I was enthralled with my black room, and the equipment and the chemicals. Even the names: the Fixer, the Stop Bath, the Orbit. Shaking the tray in the safe red dark, I was happy— watching the image come up— gray shapes collecting into streets or faces—

I’m not sure I can give you these sentences.

As this passage suggests, these poems are infused with the language of camera and frame (as is appropriate to a book-cum-film). The camera operates consistently as a metaphor for memory, our attempts at preservation; at times, Greenstreet suggests the camera as an apparatus for illumination:

&#8212The camera has two purposes: one is to help the person holding it to see. The other, simply to draw light to itself.

This poem plays with the knowledge that without a frame, the world would simply be too much to take in; the camera helps us not only apprehend something otherwise sublime, but also “draw[s] light” (a language of transcendent understanding), as it preserves the impression of time.

To speak of method. Empathy. Our times, time.
Disappears with me. Sleeps a minute.

What Greenstreet posits here is the idea that time “disappears” with us when our consciousness disappears; time is therefore not something we share, it’s something we absorb. And when we lose a person (“Sometimes he is the camera”), we lose the time that person has absorbed.

The Last 4 Things reads very much like a love letter to the lost&#8212a lost brother, a lost world (as some poems project apocalypse), a lost time. The speaker confesses, “We don’t know what it means but we know that the person disappears.’ If not elegaically commenting on loss, these poems seem constantly aware of the immanent possibility thereof:

Let’s decide where we’ll go I the house catches fire.
What we carry? Big shadow of a fly, years of pining.

At twilight, haunting the old homes.
Looking for the lamps once lit in rooms.


To bring to a stop and keep standing on the edge, when death won’t take you. Hundreds of children.

The camera turns the corner. We’re never any closer.
Sometimes he is the camera.

In the film of 56 Days, Greenstreet uses a series of images of a house obscured, or else revealed (if you’re a glass half full kind of audience), by large, wintery branches; the branches themselves visually render the bind spots of memory, the way our memory never preserves something in its entirety in our consciousness, but instead offers us digestible pieces of our experience. As Greenstreet writes, “Everything is slightly hidden from me, all the time.” And from us, as readers, as the audience that only sees in the frame of someone else’s eye.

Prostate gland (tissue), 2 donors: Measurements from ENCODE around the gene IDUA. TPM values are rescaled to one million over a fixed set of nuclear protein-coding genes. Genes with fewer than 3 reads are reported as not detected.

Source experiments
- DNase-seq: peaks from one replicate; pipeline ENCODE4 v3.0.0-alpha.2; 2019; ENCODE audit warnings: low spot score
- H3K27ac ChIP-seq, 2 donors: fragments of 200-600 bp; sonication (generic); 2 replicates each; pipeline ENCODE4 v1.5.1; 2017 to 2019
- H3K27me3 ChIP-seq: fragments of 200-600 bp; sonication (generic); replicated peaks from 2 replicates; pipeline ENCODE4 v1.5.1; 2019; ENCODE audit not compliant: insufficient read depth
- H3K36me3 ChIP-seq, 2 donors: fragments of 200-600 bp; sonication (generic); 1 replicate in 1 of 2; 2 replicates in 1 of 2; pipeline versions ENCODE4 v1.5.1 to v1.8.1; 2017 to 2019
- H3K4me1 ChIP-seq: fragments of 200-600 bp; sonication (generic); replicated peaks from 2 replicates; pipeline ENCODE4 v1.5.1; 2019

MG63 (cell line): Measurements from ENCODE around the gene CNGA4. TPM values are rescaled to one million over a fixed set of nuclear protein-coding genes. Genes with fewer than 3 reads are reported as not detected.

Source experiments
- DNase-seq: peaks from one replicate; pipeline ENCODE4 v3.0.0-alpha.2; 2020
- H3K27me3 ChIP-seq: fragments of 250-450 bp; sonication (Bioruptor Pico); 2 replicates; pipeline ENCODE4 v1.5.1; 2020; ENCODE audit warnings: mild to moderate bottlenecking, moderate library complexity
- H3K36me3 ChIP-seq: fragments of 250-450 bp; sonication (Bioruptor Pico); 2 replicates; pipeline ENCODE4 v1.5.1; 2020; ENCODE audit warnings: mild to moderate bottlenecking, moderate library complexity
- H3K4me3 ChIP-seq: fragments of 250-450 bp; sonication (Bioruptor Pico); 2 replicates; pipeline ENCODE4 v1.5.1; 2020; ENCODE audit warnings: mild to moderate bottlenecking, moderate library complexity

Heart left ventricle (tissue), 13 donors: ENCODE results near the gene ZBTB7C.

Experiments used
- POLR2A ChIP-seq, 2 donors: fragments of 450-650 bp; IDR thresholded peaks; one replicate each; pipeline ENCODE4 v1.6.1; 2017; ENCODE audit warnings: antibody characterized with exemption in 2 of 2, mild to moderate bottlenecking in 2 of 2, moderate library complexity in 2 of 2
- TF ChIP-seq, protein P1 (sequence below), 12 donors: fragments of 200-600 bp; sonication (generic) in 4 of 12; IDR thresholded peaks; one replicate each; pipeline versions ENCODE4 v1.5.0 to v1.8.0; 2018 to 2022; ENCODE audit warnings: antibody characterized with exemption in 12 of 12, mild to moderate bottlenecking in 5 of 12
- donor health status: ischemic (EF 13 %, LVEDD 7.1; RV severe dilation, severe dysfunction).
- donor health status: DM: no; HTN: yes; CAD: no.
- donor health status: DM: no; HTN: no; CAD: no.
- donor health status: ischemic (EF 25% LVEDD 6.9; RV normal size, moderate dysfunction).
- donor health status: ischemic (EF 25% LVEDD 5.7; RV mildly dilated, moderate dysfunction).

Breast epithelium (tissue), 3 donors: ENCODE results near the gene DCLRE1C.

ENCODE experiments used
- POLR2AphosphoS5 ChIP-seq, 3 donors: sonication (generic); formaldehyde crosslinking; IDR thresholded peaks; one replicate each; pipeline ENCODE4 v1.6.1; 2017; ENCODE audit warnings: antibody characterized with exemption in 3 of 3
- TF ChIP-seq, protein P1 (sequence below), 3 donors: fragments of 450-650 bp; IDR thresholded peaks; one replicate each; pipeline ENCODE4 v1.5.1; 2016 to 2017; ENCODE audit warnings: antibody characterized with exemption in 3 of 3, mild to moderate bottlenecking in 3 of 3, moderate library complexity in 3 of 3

It is now a well-worn convention to offer the caveat that the eye (“I”) itself, in a poem, is a construct&#8212and fair enough. But what does this mean when we pull that eye into film? It would seem that, at least in a practical way, the “eye” corresponds to the body behind the camera (though in this film, as in most, there are multiple camera-persons shooting footage), even as the frame is consciously constructed. But then, in film, there’s never been any question but that the image is a construction (often, though not always, built around a pre-existing script). To call it a fiction would be, even in the case of documentaries, like calling wine “grapey.”

Greenstreet’s project is interesting for the integration of mediums, the layering of fictions on top of fictions, non-fictions on top of non-fictions. The text/poems may have been constructed from an idea of a fictional personae, working out ideas that the less-fictional Greenstreet finds compelling. But is the eye behind the camera also intended to be a character, or is there some conflation of fiction and truth that is more subtle, more complex, than is comfortable to admit? Because it seems too easy to say everything is a construction or nothing is. And if we find ourselves in a gray area, then we know we must be looking at something made by humans.

* If this book acts as a proof against Pound’s dictum (which I’m fairly certain hasn’t been treated as proof for well over half a century), that is in itself a reason to recommend it, to my mind, as it’s always interesting to find proof against dogma in action. And anyway, poems do lots more than make images, even spectacular ones, and there are too many worthwhile poems doing other things to make an especially solid case to the contrary.

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One Response to “The Last 4 Things”

  1. evie Says:

    I’m so glad to see this fabulous book reviewed — and reviewed so accurately and thoughtfully! Thanks!